Sunday, December 25, 2011

Classic Reads: Of Mice and Men's Raw and Failed American Dream

Find the other parts of this ongoing series of "Classic Reads" in the Books section.

It was a pleasure to reread one of my first favorite classics from young childhood, Of Mice and Men. Everyone knows this one, so there's not much to say about its legendary status.

The story takes place over three days during the Depression in Salinas Valley, California, where simple-minded giant Lenny Small walks down a dusty path with his friend and protector George Milton. They are headed towards a ranch to become barley bucks, which should be an easy job to land, as long as George does all the talking for his buddy who got "kicked in the head by a horse when he was a kid. He's alright. Just ain't bright."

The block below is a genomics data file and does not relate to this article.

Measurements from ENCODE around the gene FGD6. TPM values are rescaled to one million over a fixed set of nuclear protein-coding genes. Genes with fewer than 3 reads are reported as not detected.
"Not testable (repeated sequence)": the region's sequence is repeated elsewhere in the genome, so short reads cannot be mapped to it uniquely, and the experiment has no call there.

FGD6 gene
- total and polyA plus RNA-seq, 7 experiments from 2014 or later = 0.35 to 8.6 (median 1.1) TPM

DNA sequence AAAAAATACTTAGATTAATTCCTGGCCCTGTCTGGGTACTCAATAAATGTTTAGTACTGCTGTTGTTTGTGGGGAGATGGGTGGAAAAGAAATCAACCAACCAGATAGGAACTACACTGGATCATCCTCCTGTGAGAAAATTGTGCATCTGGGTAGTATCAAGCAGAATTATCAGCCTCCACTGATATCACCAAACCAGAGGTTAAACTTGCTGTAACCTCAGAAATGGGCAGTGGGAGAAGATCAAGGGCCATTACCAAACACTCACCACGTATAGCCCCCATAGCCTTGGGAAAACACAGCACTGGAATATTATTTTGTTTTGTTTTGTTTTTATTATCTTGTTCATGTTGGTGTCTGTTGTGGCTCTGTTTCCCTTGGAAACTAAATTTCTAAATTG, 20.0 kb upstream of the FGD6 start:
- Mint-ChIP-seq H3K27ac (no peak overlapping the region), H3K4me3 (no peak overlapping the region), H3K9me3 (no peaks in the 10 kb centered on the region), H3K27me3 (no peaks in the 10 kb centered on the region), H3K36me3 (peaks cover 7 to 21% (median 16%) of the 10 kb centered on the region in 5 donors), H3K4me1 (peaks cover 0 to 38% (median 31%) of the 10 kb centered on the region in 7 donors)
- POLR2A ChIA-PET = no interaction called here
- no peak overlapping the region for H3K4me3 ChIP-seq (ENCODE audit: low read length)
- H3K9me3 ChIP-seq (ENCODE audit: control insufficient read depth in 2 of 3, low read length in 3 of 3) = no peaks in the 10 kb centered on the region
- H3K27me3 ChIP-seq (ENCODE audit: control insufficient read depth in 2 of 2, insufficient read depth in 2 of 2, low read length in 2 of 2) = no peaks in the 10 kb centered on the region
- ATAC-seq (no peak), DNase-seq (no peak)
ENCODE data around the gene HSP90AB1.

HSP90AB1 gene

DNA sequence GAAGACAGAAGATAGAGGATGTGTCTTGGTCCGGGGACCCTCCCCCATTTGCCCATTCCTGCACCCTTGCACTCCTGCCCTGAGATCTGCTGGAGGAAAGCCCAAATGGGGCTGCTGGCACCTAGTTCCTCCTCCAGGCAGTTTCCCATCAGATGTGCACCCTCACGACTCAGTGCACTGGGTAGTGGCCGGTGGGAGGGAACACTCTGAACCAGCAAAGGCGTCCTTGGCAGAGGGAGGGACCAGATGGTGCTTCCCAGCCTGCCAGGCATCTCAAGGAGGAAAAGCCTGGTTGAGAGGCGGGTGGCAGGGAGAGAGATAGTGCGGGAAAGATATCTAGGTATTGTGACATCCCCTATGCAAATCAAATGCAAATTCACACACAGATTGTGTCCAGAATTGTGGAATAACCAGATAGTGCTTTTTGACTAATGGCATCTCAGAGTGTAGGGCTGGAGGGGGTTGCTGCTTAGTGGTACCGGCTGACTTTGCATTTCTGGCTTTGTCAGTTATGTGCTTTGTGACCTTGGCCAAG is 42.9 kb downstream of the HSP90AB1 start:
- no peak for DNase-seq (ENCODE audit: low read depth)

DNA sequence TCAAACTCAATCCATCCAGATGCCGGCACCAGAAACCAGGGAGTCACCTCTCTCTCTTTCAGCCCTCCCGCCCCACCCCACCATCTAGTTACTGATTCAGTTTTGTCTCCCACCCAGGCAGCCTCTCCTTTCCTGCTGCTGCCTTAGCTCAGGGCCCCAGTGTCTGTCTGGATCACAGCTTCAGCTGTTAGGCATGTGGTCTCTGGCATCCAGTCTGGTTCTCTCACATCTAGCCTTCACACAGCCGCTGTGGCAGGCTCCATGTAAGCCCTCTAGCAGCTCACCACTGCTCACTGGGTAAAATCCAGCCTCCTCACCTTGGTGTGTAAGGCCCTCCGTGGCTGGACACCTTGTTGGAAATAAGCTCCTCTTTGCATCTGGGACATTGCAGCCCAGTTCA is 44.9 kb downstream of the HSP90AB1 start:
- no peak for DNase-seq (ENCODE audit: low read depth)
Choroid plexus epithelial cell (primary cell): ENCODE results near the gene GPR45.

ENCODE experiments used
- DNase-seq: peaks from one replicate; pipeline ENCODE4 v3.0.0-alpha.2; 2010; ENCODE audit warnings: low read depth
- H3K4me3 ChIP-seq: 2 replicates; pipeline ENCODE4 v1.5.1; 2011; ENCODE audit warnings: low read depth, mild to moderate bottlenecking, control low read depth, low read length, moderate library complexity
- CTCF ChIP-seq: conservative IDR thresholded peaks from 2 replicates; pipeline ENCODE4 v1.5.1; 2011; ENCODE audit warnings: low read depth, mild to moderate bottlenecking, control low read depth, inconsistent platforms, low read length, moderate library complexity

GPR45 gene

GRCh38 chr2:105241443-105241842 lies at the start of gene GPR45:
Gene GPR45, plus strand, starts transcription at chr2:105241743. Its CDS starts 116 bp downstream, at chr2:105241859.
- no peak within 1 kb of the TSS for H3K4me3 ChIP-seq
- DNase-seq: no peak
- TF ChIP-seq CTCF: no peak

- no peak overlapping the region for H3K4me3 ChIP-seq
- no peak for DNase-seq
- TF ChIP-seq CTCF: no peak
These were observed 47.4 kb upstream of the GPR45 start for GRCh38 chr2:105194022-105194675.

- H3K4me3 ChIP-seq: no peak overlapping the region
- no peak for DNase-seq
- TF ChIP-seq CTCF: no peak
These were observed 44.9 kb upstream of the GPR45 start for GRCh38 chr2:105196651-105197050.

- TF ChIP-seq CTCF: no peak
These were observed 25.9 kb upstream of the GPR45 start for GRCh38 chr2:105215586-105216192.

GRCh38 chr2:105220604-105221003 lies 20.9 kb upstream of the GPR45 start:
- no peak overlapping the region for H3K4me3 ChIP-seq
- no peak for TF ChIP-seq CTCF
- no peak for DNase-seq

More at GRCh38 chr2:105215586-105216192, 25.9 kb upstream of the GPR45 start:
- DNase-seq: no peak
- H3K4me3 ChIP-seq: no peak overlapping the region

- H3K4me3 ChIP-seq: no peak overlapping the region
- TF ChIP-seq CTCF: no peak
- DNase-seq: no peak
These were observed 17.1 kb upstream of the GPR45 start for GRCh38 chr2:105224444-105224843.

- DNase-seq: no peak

Curley, the rancher's son and a former boxer who likes to intimidate the hired help, chooses the wrong person in Lenny to pick on. Lenny pummels him, breaking every bone in Curley's hand.

Next, Lenny accidently kills a little puppy who he loves too much and accidently mauls. He then accidentally does the same to Curley's wife, breaking her neck in the barn while a game of horseshoes goes on outside.

Lenny runs away and a manhunt ensues. Luckily, George finds him before anyone else does. Knowing he has no other choice, George, for one last time, recounts the story of how they would work hard and someday own a farm together, before he points a gun at Lenny's head and kills him, knowing they would never escape Curley's hatred.

This short novel is so classic because it epitomizes the everyday heroes of the time, many of whom had nowhere to go but tragically downward as they pursued the raw and elusive promise of America.

***** out of ***** stars